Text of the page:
The circle and the chairs
How circles weaved our thinking and actions* in the early years
And was chosen as best at Milan’s design fair
Going back to physical school in September 2020 was an exciting moment. An interesting concept emerged and weaved its way across the Think Tank classes, the circle. This concept wasn’t proposed or thought of before working with the children. The boundaries of imagination were open to change as life demonstrated that uncertainty and ambiguity are constant variables. The dichotomy of in and out, indoor, outdoor, far and near braided into our learning experience. Mental agility and strict protocol became molecules of our new being and created new teaching compounds.
We were soon drawn into a circular journey. We sat in a circle at equidistant points sitting on spots that created a new educational design based on reflection and new beginnings. Every class mirrored this spontaneous illustration of the moment and created works where the circle was the protagonist. Rings, circles, and spheres spilt from our imagination. What were we doing? How were our thoughts and experiences evolving? Were we going round and round in circles? Were we looking for our core that had been temporarily shifted? Where was the heart of education and how was it beating during these unusual times?
Could this be the purpose of learning and education? Looking for our centre?
Human history places great meaning to circles as many believe that there is something primordial, divine, and perfect in them. Think of the sphere or the ring that can be found in nature. The way people sit, get together, look, think, and move. Circles are centres of movement; rotation points that map journeys. It is also zero in our number system that indicates potential, and one version of its root comes from the word zephyrum, west wind and starting point for a new day.
Some say that we carry the story of humanity inside at all times and across generations.
Could this be so? Is this our centre?
We often spontaneously gather in circles. Unless we are given a pre allocated place we tend to prefer circles as this shape allows us to see everyone. This is how we start our conversations in the Think Tank. A circle of friends, students, thinkers, and experts get together to weave thoughts and ideas that create narratives and projects.
In the Think Tank we mostly sit on the floor. Sometimes we sit on our Think Tank designer stools or on chairs but at one point this consideration emerged: in the Think Tank we can’t sit on ‘ordinary’ chairs! The children discussed the fact that in the Think Tank we create our own furniture, so the ordinary chairs stood out as in need of change. Ideas started circulating.
Before long we were back in lockdown so ideas on the new design happened online. We then added the term inline referring to our discussions. Ideas started surfacing and the chairs turned into creatures with long tails, ears, sharp teeth, big eyes with extended eyelashes and euphoric smiles mirroring myths.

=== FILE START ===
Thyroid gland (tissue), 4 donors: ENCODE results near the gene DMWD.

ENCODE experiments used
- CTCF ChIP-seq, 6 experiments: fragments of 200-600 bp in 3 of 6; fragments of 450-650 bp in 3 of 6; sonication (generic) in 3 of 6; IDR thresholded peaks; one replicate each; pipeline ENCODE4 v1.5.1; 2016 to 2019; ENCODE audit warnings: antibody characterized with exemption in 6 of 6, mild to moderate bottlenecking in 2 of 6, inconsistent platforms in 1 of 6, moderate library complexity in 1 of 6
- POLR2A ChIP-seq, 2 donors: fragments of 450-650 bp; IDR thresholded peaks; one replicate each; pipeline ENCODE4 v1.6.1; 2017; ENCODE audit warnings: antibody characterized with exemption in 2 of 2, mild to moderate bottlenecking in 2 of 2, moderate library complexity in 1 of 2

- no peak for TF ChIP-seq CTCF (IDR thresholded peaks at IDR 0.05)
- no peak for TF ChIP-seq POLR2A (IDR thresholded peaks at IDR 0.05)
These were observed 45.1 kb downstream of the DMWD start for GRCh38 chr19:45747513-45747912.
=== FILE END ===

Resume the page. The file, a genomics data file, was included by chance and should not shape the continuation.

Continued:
I started working on threading the ideas together where the overall product wanted to comprise all the designs. Slowly the ordinary wooden chair started turning into an adventure. Within a couple of weeks, it was ready. The children were elated and couldn’t believe I had actually made it and it was named the ‘Silly Chair.’
Not long after we went back to physical school the students and I elated to be back together, and the Silly Chair was no longer a chair. It was the opening of a success and the initiator of a new vision.
As the students across the classes saw the Silly Chair they all wanted to make one, so discussions ignited ideas that sketched designs and scaffolded projects. Working groups got together, roles were decided and fledgling engineers, rocket scientist, cocktail experts, chefs, zoologists, and jewellers worked laboriously on their inventions. The project was named The Chairs in the Circle.
Chairs were no longer chairs but trampolines for imaginative adventures. The children sat on them, and narratives unfurled and blossomed. One chair launched them into space adventures, another chair invited guests to a cocktail party, and another toured the world in a car-airplane.
Here are some of the chair titles:
The Rocket Chair, The Yellow Rainbow Fast Car Chair, The Rainbow Unicorn Pizza Chair, The Nature Chair and The Gold chair with Gems and a Visor.
This creative energy was shared at the annual designers trade fair in Milan, Fuorisalone, one of the most important furniture design fairs in the world. Think Thank The Chairs in the Circle got selected as one of the best. We are still in awe of our incredible achievement, or should we?
495 brands, 900 designers from 163 countries. The St. Louis School, Caviglia, Early Years (3yrs-6yrs children) was selected as best.
How far can we stretch the boundaries of imagination? Maybe its just about being who we are and believing in what we are doing.
Links to the Think Tank Instagram and Fuorisalone pages.